8

I am reading Bryan Peterson’s book, Understanding Flash Photography... Just my humble opinion, but not the source I'd go to. Peterson is more of a landscape/nature photographer and his knowledge of flash is pretty antiquated (hence your reliance on guide numbers and distance scales). I'd recommend starting with something like Neil van Niekerk's website or ...


6

The sync voltage limit on a Cactus V5 is 300V. As long as your flash doesn't go over that, you should be fine. In addition, any dRebels that are newer than the 300D have a sync volt limit of 250V on the hotshoe, according to Chuck Westfall, the technical rep for Canon, answering a question in a 2007 tech tips article for the digitaljournalist.org: I ...


6

Sorry, there is no way to make older studio strobes automatic, or even semi-automatic. You must use Manual mode for every photo. 1/200 is the max sync speed on your camera, but when using radio triggers, there is sometimes a very slight delay introduced. To be safe start with with 1/160 f/8 ISO 100. You can then adjust the power of the strobes to get the ...


5

IR Systems Think of it this way. Digital cameras are generally made by companies that do other consumer electronics. So, the first wireless controls for off-camera flash that were built were based on existing IR* remote technology—like how your TV remotes work. This has an obvious advantage for manufacturers of not requiring radio bandwidth allocation in all ...


5

Yes, there is the possibility that vintage strobes with high trigger voltages can damage wireless receivers/transceivers attached to them. The danger would only apply to the receiver/transceiver physically connected to the flash via either hot shoe connection or PC cord. There is no danger to the transmitter and camera connected to the receiver via wireless ...


5

The Yongnuo YN568EX II flashes have built in optical receivers that operate on Canons optical wireless system that uses very short pulses of light to communicate. You need an optical Master flash (such as another YN-568EX II) or Canon compatible wireless optical controller (such as the YN-ST-E2) on the camera to control them wirelessly without attaching ...


5

I've been using the YN622C-TX and YN622C transceivers for about the last four years. I think I have gone through maybe three or four sets of alkaline batteries in the TX. The transmitters and receivers don't use much energy at all. The transmitters are very low powered radios that only transmit a few milliseconds per exposure. The receivers are even more ...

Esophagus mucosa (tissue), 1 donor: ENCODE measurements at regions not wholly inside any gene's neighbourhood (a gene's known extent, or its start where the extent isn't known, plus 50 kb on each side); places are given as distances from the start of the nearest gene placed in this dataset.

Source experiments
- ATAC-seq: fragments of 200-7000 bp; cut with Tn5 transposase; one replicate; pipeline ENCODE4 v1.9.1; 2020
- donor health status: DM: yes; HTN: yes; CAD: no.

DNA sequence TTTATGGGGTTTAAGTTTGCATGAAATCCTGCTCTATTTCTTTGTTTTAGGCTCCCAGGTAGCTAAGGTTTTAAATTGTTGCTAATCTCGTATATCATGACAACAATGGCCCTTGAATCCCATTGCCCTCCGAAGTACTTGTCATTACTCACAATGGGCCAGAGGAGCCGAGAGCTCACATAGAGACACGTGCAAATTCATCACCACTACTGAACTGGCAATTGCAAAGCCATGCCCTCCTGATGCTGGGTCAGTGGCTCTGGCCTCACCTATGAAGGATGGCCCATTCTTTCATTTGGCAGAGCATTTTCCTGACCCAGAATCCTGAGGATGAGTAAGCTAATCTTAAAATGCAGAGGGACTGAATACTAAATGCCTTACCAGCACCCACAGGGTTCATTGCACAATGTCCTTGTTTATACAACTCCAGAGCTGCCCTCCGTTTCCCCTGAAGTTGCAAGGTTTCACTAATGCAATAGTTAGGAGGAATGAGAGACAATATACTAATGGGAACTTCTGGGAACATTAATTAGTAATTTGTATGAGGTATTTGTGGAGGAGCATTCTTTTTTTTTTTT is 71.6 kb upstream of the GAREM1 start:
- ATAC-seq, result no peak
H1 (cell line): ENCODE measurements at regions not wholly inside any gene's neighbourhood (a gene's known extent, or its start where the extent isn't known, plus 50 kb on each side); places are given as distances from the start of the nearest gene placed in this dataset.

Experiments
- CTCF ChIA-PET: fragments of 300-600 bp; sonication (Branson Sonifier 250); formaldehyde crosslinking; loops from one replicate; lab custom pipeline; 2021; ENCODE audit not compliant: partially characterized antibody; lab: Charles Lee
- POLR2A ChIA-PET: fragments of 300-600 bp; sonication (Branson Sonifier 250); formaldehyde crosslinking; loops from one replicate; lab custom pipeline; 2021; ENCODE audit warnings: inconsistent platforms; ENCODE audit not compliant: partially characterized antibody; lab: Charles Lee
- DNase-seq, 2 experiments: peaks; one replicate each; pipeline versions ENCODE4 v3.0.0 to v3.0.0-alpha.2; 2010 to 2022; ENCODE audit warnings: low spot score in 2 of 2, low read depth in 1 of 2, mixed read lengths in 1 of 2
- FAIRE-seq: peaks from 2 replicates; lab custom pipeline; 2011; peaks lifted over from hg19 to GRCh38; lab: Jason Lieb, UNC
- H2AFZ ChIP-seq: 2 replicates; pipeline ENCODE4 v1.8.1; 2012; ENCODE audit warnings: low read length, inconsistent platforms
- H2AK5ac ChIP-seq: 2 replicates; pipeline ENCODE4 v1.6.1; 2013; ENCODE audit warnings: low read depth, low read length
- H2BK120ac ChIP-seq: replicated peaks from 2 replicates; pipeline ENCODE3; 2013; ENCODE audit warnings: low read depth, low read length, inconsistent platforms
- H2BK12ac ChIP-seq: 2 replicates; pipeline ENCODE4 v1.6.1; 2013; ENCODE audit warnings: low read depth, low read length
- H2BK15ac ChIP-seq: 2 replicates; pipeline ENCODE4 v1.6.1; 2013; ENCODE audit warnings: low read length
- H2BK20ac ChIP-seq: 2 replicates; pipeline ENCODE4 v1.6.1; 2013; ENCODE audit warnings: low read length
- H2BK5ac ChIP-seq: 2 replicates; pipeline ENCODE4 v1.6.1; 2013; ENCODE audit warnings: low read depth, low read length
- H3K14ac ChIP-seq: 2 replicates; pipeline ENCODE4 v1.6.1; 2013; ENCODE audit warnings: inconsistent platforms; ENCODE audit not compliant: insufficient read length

5

The only way to use a 750D to trigger an off-camera YN-560 IV without adding any other hardware is to use the pop-up flash to trigger the YN-560 IV in "dumb" slave mode. The YN-560 IV has a built in radio receiver compatible with the YN560/RF605/RF603 communication protocol. Your camera has no built-in radio transmitter (none of Canon's current cameras do), ...


5

Using the Godox TT350N as a means to control your other Godox speedlight is a perfectly viable option. If you later decide to buy a dedicated trigger, you can control both of them. The only drawback is that the controls on the flashes themselves are not as straight forward as they are on the Godox X2 or Xpro. Plus you will probably never use the speedlight ...


5

If you're trying to control a Yongnuo YN685 via radio using a Godox X2T transmitter, it won't work. They speak different "languages" that aren't compatible with one another. You can use a Godox X1R receiver attached to the hot foot of the YN685 flash to receive the signal from the Godox transmitter, or you can get a Yongnuo YN622 compatible ...


5

You're probably not doing anything wrong. It's that the JJC triggers can't tell what they're being used for, and both receivers are getting the transmitter signal at the same time, and tripping the shutter release and flash burst at the same time. The shutter release has to happen before the flash burst. If you stick with these triggers, you need another ...


4

As of 2018, aside from the built-in RC "smart" optical system made by Olympus and Panasonic, there are a few radio triggering systems that now support TTL and HSS with MFT (micro four-thirds), as well as remote power control. There are also manual-only systems with radio triggers built-in that support remote power control from the MFT hotshoe. Full TTL/HSS ...


4

The following radio-based flash triggering systems can communicate TTL for Pentax: The Cactus X-TTL system with their V6II/IIs triggers can give you remote power control over TTL Pentax flashes, HSS sympathy triggering, and full TTL passthrough to an on-camera flash mounted on top of the trigger, as well as P-TTL with remote flashes. Phottix's Odin II ...


4

Yongnuo only makes two types of flashes with built-in radio triggers: manual-only flashes (YN-560III & YN-560IV), and the Canon-RT compatible flash, the YN-600EX-RT. The YN-565EX/568EX/500EX (and MkIIs) models do not have a radio receiver built in. (The YN-685 apparently has a YN-622/RF-603/RF-605 receiver in it). The built-in slave modes on the YN-...


4

Actually, the most problematic part of your equation here is the 380EX. It doesn't do Canon's wireless eTTL slave mode, which is probably why you're looking for triggers, but it has no manual power control setting capability, so even if you can get it to fire off-camera, you can't control the output and it can only fire at full power. And if you get TTL-...